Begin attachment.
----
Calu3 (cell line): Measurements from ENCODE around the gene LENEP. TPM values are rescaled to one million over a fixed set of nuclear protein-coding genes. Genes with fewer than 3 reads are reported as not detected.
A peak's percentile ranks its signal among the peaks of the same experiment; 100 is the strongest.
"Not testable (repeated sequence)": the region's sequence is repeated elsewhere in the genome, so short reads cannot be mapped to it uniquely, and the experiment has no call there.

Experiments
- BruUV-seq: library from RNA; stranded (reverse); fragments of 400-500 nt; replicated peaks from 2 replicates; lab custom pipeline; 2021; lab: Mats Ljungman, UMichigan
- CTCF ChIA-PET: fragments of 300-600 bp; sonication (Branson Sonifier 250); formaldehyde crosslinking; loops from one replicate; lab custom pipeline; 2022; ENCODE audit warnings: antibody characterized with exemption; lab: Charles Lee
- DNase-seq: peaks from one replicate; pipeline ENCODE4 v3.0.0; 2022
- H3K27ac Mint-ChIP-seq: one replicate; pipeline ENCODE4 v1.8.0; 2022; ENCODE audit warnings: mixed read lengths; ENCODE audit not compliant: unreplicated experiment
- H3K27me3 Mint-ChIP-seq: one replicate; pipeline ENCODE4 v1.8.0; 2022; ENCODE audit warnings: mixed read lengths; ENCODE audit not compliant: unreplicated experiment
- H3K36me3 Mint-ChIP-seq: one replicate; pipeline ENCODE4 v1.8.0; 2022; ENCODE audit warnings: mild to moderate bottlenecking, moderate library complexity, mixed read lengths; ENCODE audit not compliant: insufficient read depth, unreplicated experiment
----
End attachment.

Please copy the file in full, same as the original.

Calu3 (cell line): Measurements from ENCODE around the gene LENEP. TPM values are rescaled to one million over a fixed set of nuclear protein-coding genes. Genes with fewer than 3 reads are reported as not detected.
A peak's percentile ranks its signal among the peaks of the same experiment; 100 is the strongest.
"Not testable (repeated sequence)": the region's sequence is repeated elsewhere in the genome, so short reads cannot be mapped to it uniquely, and the experiment has no call there.

Experiments
- BruUV-seq: library from RNA; stranded (reverse); fragments of 400-500 nt; replicated peaks from 2 replicates; lab custom pipeline; 2021; lab: Mats Ljungman, UMichigan
- CTCF ChIA-PET: fragments of 300-600 bp; sonication (Branson Sonifier 250); formaldehyde crosslinking; loops from one replicate; lab custom pipeline; 2022; ENCODE audit warnings: antibody characterized with exemption; lab: Charles Lee
- DNase-seq: peaks from one replicate; pipeline ENCODE4 v3.0.0; 2022
- H3K27ac Mint-ChIP-seq: one replicate; pipeline ENCODE4 v1.8.0; 2022; ENCODE audit warnings: mixed read lengths; ENCODE audit not compliant: unreplicated experiment
- H3K27me3 Mint-ChIP-seq: one replicate; pipeline ENCODE4 v1.8.0; 2022; ENCODE audit warnings: mixed read lengths; ENCODE audit not compliant: unreplicated experiment
- H3K36me3 Mint-ChIP-seq: one replicate; pipeline ENCODE4 v1.8.0; 2022; ENCODE audit warnings: mild to moderate bottlenecking, moderate library complexity, mixed read lengths; ENCODE audit not compliant: insufficient read depth, unreplicated experiment